When John was fourteen, Maria signed in a firm hand "I Maria Montgomery (Widow of Carlingford in the County of Lough) do hereby consent and agree that my son John James Montgomery do enter for ten years consecutive service in Her Majesty's Royal Navy from the age of 18 years and beg to attach a certificated copy of his baptism.Dated Carlingford this 15th September 1862." He was thus committed for fourteen years as a seaman. After ten years' sea service from the age of eighteen, and by the age of twenty-eight, many seamen, wished to settle down ashore, marry and raise a family. Thus in 1875, whilst on the payroll of HMS Penelope, John James was posted to the coastguard station at the Sizewell Gap in Suffolk, as a "Coastguard Boatman". The look-out and cottages there are still visible there, in what had once been a most remote and smuggler-infested location. Subsequently John was on the payroll of HMS Hotspur and HMS Mersey, but he was moved round a good number of East Coast coastguard stations in practice during these years. Coastguards remained part of the naval reserve and, with this in mind, boatmen were required to go on an annual cruise and serve in any emergency.

It was as a coastguard reservist that, on 11th July, 1882, John James found himself aboard HMS Penelope off Alexandria, bombarding Fort Mex. His ship was launched at Pembroke in 1867, initially classed as an armoured corvette, and was the last of the ironclads to be built. From 1869 to 1882 she was the guardship at Harwich. In 1882 when her squadron was at Gibraltar she was transferred on account of her shallow draught to go to the Suez Canal operations. She was part of the inshore attacking group of ships, together with HMS Monarch and HMS Invincible and, because of her shallow draught, was closest inshore near the Western Batteries and Fort Meix. One of the Penelope's 8-inch guns was damaged, as was her mainyard, but she fired off 231 shells. The batteries and lines of Meix were silenced and partially destroyed. The Penelope became the flagship in the area until hostilities ended before returning to less exciting duties at Harwich.

The Government had constructed little groups of coastguard cottages every five miles or so round the coast - an outstanding one now overlooks the Minsmere Nature Reserve, and was the next Station north of Sizewell Gap, both sets of buildings having been established there in 1827. Many seaside residents had been involved in lucrative smuggling, and coastguards were not universally welcome as lodgers or neighbours. The construction of coastguard cottages made it easier to lodge the boatmen, man good look-out points, as well as "establish a presence". Men were moved every few years lest they become too friendly with the locals. The Government's policy was a success, even if it made heavy demands on coastguard families: the worst of the smuggling was, however, over by the 1870s.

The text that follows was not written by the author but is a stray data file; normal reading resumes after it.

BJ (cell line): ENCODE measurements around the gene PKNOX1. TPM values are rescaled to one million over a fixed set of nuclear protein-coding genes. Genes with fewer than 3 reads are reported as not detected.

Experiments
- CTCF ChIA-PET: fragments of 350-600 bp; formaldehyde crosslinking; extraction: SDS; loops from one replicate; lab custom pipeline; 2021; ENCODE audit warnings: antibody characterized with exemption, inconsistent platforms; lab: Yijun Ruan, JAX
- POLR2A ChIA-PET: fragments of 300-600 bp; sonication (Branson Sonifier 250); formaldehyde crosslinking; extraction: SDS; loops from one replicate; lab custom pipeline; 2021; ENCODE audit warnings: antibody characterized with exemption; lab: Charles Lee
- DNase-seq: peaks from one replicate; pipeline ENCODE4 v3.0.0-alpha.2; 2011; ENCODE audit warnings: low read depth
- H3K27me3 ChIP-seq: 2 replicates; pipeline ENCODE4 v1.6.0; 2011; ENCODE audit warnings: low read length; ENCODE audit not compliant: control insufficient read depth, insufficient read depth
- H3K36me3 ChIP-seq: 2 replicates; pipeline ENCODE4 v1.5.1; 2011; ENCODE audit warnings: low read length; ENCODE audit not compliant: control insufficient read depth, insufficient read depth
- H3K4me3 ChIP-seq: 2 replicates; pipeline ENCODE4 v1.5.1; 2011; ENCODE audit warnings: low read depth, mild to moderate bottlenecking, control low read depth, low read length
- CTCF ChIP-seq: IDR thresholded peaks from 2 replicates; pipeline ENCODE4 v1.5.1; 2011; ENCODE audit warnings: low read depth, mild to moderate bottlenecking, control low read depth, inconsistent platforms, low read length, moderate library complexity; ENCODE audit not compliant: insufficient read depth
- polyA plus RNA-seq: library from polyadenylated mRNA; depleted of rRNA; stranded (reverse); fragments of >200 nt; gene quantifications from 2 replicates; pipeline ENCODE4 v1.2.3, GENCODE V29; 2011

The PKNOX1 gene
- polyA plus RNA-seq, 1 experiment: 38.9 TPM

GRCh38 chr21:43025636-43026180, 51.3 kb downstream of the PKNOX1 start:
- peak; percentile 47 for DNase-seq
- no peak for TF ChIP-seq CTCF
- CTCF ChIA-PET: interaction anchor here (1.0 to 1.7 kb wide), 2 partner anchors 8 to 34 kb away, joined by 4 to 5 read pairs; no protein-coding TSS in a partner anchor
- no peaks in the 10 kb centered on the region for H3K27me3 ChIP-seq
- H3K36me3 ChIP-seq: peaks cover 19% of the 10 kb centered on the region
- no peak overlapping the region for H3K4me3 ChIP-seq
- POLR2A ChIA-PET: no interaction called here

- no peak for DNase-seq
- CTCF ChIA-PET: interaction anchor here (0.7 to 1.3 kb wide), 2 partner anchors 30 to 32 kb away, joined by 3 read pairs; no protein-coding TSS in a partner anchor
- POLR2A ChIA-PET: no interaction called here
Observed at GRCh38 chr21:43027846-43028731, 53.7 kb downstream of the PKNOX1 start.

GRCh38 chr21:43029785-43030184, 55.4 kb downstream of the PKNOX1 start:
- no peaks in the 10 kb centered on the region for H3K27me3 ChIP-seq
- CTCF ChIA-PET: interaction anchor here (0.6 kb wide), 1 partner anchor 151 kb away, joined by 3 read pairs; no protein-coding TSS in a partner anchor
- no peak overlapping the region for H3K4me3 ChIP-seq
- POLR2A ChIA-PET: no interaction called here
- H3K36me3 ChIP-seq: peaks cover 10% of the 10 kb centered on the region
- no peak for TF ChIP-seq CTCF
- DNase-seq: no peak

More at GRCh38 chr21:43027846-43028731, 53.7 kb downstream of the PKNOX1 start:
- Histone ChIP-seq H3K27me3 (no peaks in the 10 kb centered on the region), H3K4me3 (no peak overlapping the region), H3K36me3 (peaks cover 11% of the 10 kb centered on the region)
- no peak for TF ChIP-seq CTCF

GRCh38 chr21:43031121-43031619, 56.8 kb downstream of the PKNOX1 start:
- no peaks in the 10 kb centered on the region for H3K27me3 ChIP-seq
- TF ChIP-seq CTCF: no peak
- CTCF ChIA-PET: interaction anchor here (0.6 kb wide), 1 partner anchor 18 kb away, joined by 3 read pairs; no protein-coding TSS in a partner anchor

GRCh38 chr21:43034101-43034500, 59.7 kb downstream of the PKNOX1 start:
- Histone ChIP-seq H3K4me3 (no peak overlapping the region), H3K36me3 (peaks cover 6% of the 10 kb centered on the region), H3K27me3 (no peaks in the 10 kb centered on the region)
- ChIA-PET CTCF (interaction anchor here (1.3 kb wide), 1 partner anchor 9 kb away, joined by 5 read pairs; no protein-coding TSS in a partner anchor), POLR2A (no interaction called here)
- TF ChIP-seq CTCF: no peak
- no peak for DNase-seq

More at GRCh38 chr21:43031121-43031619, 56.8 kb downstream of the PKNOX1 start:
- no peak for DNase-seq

More serious matters were afoot on the domestic front. On 2nd May, 1876, John James married Ellen Knappett at Leiston Parish Church. Their daughter Ellen was born in 1877 at Winterton, to which Coastguard Station John had next been posted. I can remember the younger Ellen as "Aunt Nell", a dear old lady some twenty years older than my father. Alas her mother Ellen died, probably in childbirth, and John James (with so very little experience of family life) suddenly found himself a widower, responsible for a baby. Selina English, the young daughter of a Caister Coastguard, looked after this baby, and later married John James in Caister Parish Church - on 5th May 1879. Their first son John J (my"Uncle Jack") was born at Winterton in 1880. In 1881 the little family had moved to 9 Coastguard Buildings, Harwich, daughters Selina Jane ("Aunt Cissie") and Mary Lilian ("Aunt Lil") being born there in 1882 and 1883 respectively. Frances (Auntie Francie") was born at Tollesbury in 1886, Caroline ("Aunt Carrie") in 1888.The family was at West Mersea in 1889. Eva arrived in 1891 at Sidney Street, Brightlingsea. Richard ("Uncle Dick") was born in 1896, and my father Bob in 1900, both at Great Yarmouth. With so many moves in the course of a lifetime it is not surprising that there was sparse investment in good furniture. With so many changes of school it is a wonder that my uncles and aunts were as literate and well-spoken as they were. It is worth adding that, although life in the armed services can traditionally involve a great deal of bad language, none of this was ever apparent in the family circle.

Coastguard Buildings, Harwich was built in 1858, initially for artillery men, to look like some rather severe almshouses round an open courtyard in the centre of historic Harwich. The later lifeboat shed alongside might very well be the chapel. Set just behind the sea wall these buildings now overlook the Harwich Town Yacht Club and, such are the blessings of gentrification, have now been re-named the "Angelgate Cottages". The lifeboat shed is now a museum. The 1876 lifeboat shed came about following the "Wreck of the Deutschland" in 1875, near the Kentish Knock, a disaster commemorated in a poem by Gerald Manley Hopkins. The heavy loss of life from this German ship carrying emigrants caused the Government to establish this lifeboat station at Harwich, introducing the lifeboat "Springwell". John James was stationed at Harwich for the 1881 Census, and the Springwell was overturned in the harbour on 18th January that year during a vicious South East gale.